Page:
- Foreclose on the property
If all else fails, the property will go from the preforeclosure process to an actual foreclosure, as the bank proceeds with the legal process of taking back the home.
Typical preforeclosure timelines
The preforeclosure process operates along certain defined timelines. These may vary slightly based on what state you are in and the foreclosure laws in that state, but all lenders and mortgage servicers basically function the same way. Like we mentioned above, there are options to prevent or at least stall or postpone the preforeclosure moving to an actual foreclosure, but a lot of that depends on the bank.
The homeowner misses their first mortgage payment.
Approximately a week-and-a-half to two weeks after missing your payment due date, your mortgage company will start assessing late fees, which will reflect in updated payments balances when they call you and mail new statements.
The homeowner will receive plenty of phone calls and inquiries from their mortgage bank, as they know that getting homeowners to pay and get back on track is statistically imperative in this early junction. Once the mortgage isn’t paid for 30 days or so, it will be reported as a late payment to the credit bureaus and reflect as a 30-day-late on their credit report.
Your mortgage company will send you a demand letter, formally requesting the entire outstanding balance of the loan since you failed to pay.
The same will happen, as the mortgage bank will get more aggressive with their contact and collection attempts, and a 60 and 90-day late will appear on the credit report.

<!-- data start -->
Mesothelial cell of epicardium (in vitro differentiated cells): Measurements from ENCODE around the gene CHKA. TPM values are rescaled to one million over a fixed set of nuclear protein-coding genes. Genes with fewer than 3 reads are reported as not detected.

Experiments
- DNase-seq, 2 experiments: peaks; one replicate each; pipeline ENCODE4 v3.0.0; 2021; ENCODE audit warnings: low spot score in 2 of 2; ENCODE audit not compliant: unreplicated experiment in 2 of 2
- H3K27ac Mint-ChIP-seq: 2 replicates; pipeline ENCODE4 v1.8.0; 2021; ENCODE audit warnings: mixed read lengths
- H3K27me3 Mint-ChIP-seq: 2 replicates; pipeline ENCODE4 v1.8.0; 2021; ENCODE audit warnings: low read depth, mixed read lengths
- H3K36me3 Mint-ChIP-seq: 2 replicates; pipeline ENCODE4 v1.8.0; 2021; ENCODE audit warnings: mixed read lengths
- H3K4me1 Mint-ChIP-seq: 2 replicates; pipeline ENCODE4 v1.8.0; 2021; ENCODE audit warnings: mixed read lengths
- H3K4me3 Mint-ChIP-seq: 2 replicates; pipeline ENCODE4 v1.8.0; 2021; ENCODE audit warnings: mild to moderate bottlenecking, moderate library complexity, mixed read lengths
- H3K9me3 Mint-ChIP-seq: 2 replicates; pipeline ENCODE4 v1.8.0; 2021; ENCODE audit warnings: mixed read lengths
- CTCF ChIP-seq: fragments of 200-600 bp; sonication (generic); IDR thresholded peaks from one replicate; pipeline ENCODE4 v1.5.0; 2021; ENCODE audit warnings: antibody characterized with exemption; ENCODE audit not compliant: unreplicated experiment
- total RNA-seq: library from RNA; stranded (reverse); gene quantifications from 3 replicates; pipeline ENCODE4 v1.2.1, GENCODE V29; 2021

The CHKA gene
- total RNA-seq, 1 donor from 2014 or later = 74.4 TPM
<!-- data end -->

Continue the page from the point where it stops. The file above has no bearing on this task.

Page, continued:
Around 90 days
Typically, after three missed payments or about 90 days have passed without the mortgage being paid, the lender could first file a Notice of Default. This "NOD" formally notifies the homeowner that legal action will proceed if the payments (and now, mounting debt with late fees and charges and accrued interest) are not made. At this point, your loan “file” is referred to a foreclosure attorney within the bank’s department.
This segment of time is what’s most commonly referred to as the preforeclosure period. But remember that just because the lender can file a Notice of Default after 90 days, it doesn’t mean they will do so. There are times where lenders take much longer than 90 days to file the Notice of Default for reasons unknown. In some cases, when the homeowner and mortgagee is communication with the bank and trying to negotiate a repayment plan, loan modification, or even a short sale approval, the bank may hold off on filing a Notice of Default for the foreseeable future (or, until those efforts fail or come to a conclusion).
From Preforeclosre to Foreclosure
After the Notice of Default is filed, the home may be considered out of the preforeclosure process and marching towards an actual foreclosure.
The lender will still aggressively make attempts to collect the debt. If there is no loan modification, short sale, or other workout plan actively being negotiated, they typically will initiate foreclosure proceedings about 120-150 days after the first missed payment.